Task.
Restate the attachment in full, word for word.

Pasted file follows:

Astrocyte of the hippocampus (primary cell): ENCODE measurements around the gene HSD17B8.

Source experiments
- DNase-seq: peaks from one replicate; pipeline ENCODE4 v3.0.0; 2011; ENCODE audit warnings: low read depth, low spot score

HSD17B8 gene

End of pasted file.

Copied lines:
Astrocyte of the hippocampus (primary cell): ENCODE measurements around the gene HSD17B8.

Source experiments
- DNase-seq: peaks from one replicate; pipeline ENCODE4 v3.0.0; 2011; ENCODE audit warnings: low read depth, low spot score

HSD17B8 gene